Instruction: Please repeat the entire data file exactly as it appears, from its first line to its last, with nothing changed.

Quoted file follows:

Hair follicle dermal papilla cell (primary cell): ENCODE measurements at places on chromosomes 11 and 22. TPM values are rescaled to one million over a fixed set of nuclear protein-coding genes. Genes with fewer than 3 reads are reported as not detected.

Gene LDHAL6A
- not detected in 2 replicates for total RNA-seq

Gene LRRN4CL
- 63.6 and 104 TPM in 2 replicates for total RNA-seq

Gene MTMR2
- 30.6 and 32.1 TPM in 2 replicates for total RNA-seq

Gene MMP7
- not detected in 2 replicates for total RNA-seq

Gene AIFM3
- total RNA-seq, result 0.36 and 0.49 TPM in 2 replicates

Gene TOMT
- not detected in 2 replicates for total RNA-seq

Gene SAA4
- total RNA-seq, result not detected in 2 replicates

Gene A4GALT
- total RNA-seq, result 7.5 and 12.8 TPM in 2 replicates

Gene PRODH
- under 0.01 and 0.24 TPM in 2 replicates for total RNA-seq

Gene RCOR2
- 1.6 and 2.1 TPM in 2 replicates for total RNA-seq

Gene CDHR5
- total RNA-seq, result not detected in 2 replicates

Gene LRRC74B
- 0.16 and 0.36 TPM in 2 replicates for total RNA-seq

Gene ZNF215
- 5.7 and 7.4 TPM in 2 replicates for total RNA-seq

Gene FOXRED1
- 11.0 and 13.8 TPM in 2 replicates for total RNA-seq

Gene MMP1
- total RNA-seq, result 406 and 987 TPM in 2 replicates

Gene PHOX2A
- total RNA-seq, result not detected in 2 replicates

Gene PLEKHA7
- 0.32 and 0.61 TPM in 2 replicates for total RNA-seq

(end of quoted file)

Hair follicle dermal papilla cell (primary cell): ENCODE measurements at places on chromosomes 11 and 22. TPM values are rescaled to one million over a fixed set of nuclear protein-coding genes. Genes with fewer than 3 reads are reported as not detected.

Gene LDHAL6A
- not detected in 2 replicates for total RNA-seq

Gene LRRN4CL
- 63.6 and 104 TPM in 2 replicates for total RNA-seq

Gene MTMR2
- 30.6 and 32.1 TPM in 2 replicates for total RNA-seq

Gene MMP7
- not detected in 2 replicates for total RNA-seq

Gene AIFM3
- total RNA-seq, result 0.36 and 0.49 TPM in 2 replicates

Gene TOMT
- not detected in 2 replicates for total RNA-seq

Gene SAA4
- total RNA-seq, result not detected in 2 replicates

Gene A4GALT
- total RNA-seq, result 7.5 and 12.8 TPM in 2 replicates

Gene PRODH
- under 0.01 and 0.24 TPM in 2 replicates for total RNA-seq

Gene RCOR2
- 1.6 and 2.1 TPM in 2 replicates for total RNA-seq

Gene CDHR5
- total RNA-seq, result not detected in 2 replicates

Gene LRRC74B
- 0.16 and 0.36 TPM in 2 replicates for total RNA-seq

Gene ZNF215
- 5.7 and 7.4 TPM in 2 replicates for total RNA-seq

Gene FOXRED1
- 11.0 and 13.8 TPM in 2 replicates for total RNA-seq

Gene MMP1
- total RNA-seq, result 406 and 987 TPM in 2 replicates

Gene PHOX2A
- total RNA-seq, result not detected in 2 replicates

Gene PLEKHA7
- 0.32 and 0.61 TPM in 2 replicates for total RNA-seq